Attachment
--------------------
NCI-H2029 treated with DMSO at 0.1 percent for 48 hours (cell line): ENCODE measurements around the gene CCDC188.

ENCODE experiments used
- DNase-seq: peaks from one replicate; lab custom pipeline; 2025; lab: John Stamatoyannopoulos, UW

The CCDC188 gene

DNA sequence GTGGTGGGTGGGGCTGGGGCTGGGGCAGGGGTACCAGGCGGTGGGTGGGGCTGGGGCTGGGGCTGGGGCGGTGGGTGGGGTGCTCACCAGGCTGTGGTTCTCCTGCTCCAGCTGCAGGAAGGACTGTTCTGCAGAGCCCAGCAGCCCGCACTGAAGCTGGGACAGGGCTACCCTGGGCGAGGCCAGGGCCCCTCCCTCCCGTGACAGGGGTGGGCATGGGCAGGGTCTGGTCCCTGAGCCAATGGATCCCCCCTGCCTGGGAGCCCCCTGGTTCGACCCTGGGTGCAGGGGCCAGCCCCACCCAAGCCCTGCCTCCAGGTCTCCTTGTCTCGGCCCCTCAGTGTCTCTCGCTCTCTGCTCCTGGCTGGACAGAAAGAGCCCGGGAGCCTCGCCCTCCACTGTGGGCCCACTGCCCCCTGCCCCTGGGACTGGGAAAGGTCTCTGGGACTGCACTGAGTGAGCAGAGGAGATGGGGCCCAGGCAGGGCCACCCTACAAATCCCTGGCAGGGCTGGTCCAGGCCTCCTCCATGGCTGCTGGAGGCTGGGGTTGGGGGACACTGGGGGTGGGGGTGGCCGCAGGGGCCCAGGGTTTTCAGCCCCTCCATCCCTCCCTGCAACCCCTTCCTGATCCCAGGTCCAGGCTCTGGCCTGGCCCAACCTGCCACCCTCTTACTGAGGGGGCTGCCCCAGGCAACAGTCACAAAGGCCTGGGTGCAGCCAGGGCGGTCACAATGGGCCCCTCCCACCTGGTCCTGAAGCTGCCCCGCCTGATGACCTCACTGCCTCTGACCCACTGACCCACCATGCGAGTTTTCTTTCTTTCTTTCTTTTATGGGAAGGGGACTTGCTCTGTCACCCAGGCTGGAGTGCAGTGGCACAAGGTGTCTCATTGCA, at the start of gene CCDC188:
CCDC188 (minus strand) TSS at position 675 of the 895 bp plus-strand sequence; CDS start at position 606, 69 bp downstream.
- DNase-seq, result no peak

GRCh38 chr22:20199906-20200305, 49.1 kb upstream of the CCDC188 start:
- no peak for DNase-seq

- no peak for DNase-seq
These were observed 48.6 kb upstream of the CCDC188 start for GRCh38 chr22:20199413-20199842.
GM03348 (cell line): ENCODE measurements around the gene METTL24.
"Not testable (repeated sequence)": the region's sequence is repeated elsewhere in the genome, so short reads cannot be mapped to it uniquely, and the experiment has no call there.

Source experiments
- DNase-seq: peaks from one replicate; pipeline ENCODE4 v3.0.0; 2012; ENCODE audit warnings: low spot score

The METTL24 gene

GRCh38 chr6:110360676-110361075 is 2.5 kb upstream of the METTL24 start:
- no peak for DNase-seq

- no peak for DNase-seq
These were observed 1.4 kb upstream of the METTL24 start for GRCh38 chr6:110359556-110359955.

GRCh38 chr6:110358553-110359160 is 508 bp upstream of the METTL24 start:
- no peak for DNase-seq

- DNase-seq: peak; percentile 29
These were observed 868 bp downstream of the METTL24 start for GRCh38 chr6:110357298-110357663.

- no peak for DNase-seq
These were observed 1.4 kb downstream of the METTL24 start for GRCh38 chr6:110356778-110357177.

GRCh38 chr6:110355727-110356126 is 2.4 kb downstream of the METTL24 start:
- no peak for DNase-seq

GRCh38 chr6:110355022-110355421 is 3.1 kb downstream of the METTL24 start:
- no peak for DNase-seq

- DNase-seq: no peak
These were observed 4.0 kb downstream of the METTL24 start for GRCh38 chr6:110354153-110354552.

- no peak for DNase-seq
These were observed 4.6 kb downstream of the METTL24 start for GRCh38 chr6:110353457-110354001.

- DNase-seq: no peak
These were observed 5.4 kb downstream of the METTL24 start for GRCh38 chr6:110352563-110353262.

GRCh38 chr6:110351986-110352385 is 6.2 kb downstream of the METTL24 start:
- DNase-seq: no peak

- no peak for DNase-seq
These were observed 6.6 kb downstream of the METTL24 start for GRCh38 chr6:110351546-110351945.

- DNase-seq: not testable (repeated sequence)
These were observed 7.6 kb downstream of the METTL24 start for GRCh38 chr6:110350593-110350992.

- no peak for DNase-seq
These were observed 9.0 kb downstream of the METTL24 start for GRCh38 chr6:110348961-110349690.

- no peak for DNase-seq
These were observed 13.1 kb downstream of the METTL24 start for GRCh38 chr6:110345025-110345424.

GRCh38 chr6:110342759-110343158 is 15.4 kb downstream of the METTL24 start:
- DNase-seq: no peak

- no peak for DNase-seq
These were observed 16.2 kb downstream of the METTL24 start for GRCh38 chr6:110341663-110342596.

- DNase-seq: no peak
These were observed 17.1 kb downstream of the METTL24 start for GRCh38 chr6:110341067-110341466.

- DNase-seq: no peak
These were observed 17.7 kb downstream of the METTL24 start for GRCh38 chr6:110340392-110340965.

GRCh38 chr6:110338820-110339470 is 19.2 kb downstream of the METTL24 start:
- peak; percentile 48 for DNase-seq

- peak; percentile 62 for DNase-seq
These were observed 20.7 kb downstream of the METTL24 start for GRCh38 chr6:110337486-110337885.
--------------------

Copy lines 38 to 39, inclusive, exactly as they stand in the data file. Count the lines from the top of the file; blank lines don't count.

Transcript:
- DNase-seq: no peak

- no peak for DNase-seq